June 2007 Forecast
By David Mumpower
June 1, 2007
3) Live Free or Die Hard
Almost 19 years have passed since the day I saw Die Hard in theaters for the first time. Typing this makes me feel old, but that movie-going experience is one of the fondest of my life. Very few times have I entered a theater with no expectations but left as satisfied as I was on that evening. Die Hard was described at the time as satire though it later became the (accidental) blueprint for over-the-top action sequences. It also featured arguably the best villain of all-time in Hans Gruber. A pair of sequels followed, but for the original production team of Die Hard, a quote from the movie had become self-fulfilling prophecy. "When Alexander saw the breadth of his domain, he wept for there were no more worlds to conquer."
Since Die Hard with a Vengeance was released in 1995, there have been ceaseless rumors about a fourth project involving John McClane but fans of the franchise had long since accepted its time had passed. Imagine our surprise at the 2006 news that a script had finally been accepted with filming soon to be underway. Even as a devoted fan of Die Hard, however, I have to acknowledge concerns about whether the Die Hard name is an important brand to modern consumers. After all, even in its heyday, Die Hard's box office revenues were never the stuff of myth and legend. The three films earned just over $300 million domestically with – trivia alert – only the original Die Hard failing to earn $100 million.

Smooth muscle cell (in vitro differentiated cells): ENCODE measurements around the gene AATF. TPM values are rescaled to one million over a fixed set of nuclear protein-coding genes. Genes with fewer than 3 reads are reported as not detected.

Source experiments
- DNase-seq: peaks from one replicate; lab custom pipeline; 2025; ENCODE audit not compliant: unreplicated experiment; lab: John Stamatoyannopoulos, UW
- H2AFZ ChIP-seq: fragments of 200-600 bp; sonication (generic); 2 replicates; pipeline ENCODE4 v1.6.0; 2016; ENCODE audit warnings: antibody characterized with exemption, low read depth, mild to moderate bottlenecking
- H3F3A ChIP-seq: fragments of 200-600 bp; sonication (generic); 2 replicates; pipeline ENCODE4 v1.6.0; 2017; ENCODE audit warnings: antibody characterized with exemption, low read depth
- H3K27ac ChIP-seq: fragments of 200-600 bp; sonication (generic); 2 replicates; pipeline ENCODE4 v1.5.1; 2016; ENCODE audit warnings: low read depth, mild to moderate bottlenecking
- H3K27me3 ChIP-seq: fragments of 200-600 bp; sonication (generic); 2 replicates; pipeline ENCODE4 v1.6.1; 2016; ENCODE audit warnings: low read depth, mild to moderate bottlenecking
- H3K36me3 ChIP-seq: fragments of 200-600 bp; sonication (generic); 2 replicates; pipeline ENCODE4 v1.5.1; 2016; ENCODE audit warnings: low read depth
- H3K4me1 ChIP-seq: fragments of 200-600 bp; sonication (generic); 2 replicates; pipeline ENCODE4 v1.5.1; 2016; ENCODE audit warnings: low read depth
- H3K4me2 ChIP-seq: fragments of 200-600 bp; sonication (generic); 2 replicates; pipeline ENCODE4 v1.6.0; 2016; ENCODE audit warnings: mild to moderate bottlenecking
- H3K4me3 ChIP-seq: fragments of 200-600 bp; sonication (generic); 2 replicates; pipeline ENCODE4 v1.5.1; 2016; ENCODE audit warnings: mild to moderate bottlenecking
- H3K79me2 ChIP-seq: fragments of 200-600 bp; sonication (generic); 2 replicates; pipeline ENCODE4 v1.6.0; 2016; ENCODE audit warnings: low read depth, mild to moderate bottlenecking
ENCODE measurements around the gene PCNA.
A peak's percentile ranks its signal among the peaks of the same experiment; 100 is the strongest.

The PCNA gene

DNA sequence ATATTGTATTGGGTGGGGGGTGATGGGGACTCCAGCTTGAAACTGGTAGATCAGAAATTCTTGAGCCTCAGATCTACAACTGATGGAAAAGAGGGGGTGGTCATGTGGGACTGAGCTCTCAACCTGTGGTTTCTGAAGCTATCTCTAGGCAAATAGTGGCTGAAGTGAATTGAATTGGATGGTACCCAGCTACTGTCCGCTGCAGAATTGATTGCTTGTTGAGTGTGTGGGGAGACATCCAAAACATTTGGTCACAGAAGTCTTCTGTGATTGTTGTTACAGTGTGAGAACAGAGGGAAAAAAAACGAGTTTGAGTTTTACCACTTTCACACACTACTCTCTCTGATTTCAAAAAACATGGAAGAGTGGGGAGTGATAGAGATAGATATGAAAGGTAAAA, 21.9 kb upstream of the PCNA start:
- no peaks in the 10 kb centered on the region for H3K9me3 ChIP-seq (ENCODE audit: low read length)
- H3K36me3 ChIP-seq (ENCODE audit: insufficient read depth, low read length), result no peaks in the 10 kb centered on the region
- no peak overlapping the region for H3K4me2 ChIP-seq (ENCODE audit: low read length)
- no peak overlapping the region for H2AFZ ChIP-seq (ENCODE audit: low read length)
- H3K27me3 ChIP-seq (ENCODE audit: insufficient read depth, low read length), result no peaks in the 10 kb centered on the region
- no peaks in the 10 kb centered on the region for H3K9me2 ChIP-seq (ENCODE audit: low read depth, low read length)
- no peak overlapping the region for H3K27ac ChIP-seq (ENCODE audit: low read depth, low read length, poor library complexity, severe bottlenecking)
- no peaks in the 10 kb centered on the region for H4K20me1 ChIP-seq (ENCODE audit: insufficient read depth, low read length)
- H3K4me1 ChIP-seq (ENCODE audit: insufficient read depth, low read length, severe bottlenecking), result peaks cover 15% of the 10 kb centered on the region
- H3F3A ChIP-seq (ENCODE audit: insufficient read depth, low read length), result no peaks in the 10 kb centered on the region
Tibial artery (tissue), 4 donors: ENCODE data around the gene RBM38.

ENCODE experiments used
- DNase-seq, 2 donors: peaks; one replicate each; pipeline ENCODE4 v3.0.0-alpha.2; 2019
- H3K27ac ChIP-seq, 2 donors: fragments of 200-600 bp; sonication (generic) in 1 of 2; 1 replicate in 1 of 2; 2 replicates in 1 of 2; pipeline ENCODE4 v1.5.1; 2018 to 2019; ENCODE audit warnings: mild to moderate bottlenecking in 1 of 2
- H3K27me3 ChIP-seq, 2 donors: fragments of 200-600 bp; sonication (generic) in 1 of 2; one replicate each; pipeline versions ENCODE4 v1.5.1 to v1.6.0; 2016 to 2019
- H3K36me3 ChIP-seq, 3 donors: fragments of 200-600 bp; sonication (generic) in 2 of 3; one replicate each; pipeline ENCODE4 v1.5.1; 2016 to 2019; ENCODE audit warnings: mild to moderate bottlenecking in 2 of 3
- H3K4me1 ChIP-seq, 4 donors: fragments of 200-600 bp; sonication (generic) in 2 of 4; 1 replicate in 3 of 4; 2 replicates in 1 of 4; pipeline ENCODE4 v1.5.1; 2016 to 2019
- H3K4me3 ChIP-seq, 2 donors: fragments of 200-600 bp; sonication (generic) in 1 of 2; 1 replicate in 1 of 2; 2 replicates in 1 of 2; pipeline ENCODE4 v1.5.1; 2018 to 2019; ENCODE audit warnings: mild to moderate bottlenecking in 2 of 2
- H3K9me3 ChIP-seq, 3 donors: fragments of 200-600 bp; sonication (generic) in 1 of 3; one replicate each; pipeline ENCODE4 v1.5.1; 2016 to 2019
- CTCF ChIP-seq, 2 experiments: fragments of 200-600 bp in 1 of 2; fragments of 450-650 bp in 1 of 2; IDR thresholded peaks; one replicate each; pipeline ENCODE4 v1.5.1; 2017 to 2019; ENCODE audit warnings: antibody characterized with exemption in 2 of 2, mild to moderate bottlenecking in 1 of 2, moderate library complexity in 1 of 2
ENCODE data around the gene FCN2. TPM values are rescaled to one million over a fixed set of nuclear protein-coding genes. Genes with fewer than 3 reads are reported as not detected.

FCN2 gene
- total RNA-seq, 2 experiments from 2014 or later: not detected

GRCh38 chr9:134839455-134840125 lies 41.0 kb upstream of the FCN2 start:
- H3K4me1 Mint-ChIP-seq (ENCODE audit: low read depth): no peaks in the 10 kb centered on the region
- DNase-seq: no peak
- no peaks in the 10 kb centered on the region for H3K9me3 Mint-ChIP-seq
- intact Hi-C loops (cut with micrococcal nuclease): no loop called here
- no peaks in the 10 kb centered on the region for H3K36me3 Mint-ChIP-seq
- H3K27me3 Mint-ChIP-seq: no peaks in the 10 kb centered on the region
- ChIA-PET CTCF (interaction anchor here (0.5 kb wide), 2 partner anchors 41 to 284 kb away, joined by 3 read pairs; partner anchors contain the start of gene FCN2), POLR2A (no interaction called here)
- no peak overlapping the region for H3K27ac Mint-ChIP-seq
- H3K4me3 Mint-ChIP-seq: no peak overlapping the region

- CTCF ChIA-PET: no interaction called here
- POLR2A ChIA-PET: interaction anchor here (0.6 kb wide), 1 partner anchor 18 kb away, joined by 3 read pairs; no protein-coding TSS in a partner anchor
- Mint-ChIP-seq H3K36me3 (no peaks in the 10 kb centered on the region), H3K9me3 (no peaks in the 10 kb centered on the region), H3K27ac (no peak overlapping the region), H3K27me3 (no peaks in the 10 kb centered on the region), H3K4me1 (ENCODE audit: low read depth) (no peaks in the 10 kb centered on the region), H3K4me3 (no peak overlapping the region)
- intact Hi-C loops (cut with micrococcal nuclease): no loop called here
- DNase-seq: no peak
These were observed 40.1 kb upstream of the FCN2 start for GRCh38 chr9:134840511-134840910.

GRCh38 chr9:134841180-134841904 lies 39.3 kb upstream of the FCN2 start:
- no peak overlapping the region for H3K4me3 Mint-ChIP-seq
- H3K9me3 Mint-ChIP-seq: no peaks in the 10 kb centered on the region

Over time, has the Die Hard legend grown to the point where it has the requisite name recognition to do more? Or is Live Free Or Die Hard too little, too late? That's an interesting debate, but it's also one people engaged in with the release of Die Hard: With a Vengeance. This is an important note because that title earned as much as the previous two Die Hard films combined, at least in terms of worldwide box office. Domestically, Die Hard 2 is the horse to beat with $117.5 million. Thanks to the magic of ticket price inflation (the average ticket cost $4.22 in 1990 as opposed to $6.79 now, an increase of almost 61%), I sincerely believe Live Free Or Die Hard has a strong chance to surpass that total.
4) Ocean's Thirteen
Franchise killer is a term tossed around too loosely these days; however, if ever there were a movie that could prove to be a franchise killer, it's Ocean's Twelve. A disastrous decision to focus upon a new character at the expense of the core group from Ocean's Eleven combined with a painful sub-plot involving Julia Roberts not being Julia Roberts but pretending to be Julia Roberts led to an epic cinematic mess. Fans of the first movie, one of the best written and brilliantly performed ensemble pieces of our lifetime, were mystified by what they were forced to witness in the sequel. The box office receipts exemplified this. Ocean's Twelve earned almost $60 million less domestically and roughly $100 million less worldwide. The phrase that applies here is "soundly rejected".
The logical assumption would be that everyone involved would walk away for a while, waiting for the right premise to come along. Instead, the same gap of time has passed between the third and second film as there was between the second and first. Even stranger, this film looks great. It's almost as if Ocean's Twelve didn't even happen. They just threw it out as irrelevant and headed straight to Vegas. I admire the temerity of this decision. So, while I do have cause to believe this sequel will not do as well, at least initially, I am starting to believe that while the last film should have been a franchise killer, Ocean's Thirteen is going to stop the bleeding and restore the promise of the original.